The biggest data point of the week for sterling traders landed this morning, coming in the form of March wage data. As implied by BoE Governor Bailey just last week, the two rounds of wage and inflation data set to be delivered before the June policy meeting will be key for determining whether the Bank begins easing policy in June or August. Given this, today’s figures are set to be scrutinised closely by markets, though we doubt they offer little clarity on the BoE’s next actions on first reading. On the one hand, headline readings overshot expectations, with average weekly earnings growth flatlining at 5.7% 3m/YoY against expectations of a 0.2pp decline. On the other hand, private sector regular pay undershot Bank staff forecasts by 0.1pp. To cap all this off, although there were some signs of a reacceleration in pay growth in the volatile monthly estimates, whether or not this was attributable to April’s National Living Wage rise – or if this is still to come – remains an open question. All told markets have largely taken this latest data in their stride, with sterling unmoved given the uncertain readthrough for policymakers. This now leaves April’s wage data as key for the BoE, with this set to land just over a week before the BoE’s June policy meeting.


Yesterday saw the loonie trade in relatively tight ranges for the second consecutive session, even as data last Friday showed the Canadian economy adding a bumper amount of jobs last month. As we noted at the time, one swallow doesn’t make a summer and neither should one data print derail the BoC’s policy path. Markets have taken a similar view; while the probability of a rate cut next month has fallen to 40%, CAD swaps are still pricing a full rate cut by July’s meeting. This has meant that irrespective of the data, the spread in front-end yields between the US and Canada has remained fairly stable at 57bps. With equities producing nothing amazing yesterday aside from the re-emergence of pandemic-era meme stocks, this left CAD traders with very little to go off. That should be the case once again today, with only US PPI data set for release at 13:30 BST. While the data will be somewhat informative to the Fed’s inflation battle, we doubt traders will take a firm position on it with the more crucial CPI report due out tomorrow.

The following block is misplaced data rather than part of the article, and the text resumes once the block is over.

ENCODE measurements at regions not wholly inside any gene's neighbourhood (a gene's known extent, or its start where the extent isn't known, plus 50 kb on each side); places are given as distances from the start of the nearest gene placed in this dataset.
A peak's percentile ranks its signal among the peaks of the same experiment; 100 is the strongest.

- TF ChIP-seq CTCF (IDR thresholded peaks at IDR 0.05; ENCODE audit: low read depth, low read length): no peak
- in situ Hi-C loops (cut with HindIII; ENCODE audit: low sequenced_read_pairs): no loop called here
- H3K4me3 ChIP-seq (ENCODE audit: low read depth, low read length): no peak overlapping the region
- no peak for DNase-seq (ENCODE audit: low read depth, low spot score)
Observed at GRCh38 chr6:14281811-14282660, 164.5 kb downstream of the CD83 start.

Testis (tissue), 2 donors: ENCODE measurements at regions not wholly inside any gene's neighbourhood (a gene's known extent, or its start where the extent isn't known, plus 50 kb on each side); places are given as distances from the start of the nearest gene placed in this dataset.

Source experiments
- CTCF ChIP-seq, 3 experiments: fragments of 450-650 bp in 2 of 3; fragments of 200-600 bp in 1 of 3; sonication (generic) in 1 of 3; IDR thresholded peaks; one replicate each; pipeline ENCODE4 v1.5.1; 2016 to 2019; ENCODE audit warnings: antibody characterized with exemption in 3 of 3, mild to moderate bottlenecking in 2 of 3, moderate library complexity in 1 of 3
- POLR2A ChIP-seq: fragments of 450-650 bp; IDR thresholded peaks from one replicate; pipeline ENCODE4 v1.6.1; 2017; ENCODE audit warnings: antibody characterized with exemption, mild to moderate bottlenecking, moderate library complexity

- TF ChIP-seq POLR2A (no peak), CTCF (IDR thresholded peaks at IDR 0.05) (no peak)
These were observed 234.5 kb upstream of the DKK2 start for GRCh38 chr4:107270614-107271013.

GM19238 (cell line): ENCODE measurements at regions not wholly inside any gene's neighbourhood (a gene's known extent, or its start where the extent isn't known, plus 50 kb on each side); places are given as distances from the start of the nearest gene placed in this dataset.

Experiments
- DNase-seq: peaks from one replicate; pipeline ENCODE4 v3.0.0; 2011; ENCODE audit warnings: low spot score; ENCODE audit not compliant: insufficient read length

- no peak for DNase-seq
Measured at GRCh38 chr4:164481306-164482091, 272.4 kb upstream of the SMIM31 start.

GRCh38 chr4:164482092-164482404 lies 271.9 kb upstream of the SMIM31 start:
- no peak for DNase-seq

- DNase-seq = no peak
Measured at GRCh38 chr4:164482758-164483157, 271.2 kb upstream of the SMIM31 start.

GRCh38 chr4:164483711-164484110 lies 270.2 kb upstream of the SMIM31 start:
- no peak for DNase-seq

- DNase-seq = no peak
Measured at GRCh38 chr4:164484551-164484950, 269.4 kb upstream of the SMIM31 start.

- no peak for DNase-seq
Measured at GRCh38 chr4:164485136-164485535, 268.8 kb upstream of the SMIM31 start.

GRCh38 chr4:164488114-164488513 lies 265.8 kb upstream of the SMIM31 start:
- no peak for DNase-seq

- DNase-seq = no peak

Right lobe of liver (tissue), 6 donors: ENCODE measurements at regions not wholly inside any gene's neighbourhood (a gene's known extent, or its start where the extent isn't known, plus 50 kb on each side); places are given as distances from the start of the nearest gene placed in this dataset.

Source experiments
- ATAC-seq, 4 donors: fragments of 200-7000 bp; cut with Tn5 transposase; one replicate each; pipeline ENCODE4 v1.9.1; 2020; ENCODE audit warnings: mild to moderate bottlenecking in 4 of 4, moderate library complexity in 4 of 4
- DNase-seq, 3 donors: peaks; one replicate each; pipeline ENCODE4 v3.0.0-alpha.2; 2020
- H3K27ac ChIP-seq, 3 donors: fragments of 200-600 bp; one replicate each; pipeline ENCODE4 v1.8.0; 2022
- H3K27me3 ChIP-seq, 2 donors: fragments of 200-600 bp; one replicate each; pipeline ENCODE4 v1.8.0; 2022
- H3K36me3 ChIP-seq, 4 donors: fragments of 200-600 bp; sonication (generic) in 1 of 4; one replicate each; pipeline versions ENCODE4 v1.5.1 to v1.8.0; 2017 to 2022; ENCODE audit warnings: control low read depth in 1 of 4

This information has been prepared by Monex Europe Holdings Limited, part of Monex S.A.P.I. de C.V. (“Monex”). The material is for general information purposes only, and does not take into account your personal circumstances or objectives. Nothing in this material is, or should be considered to be, financial, investment or other advice on which reliance should be placed. No representation or warranty is given as to the accuracy or completeness of this information. All entities in the “Monex” group of companies are regulated for different products and services within the jurisdictions in which they operate. Details of the different entities can be found here. Details of the respective entities’ regulated status and available products and services can then be found on the relevant links to the individual jurisdictions’ website.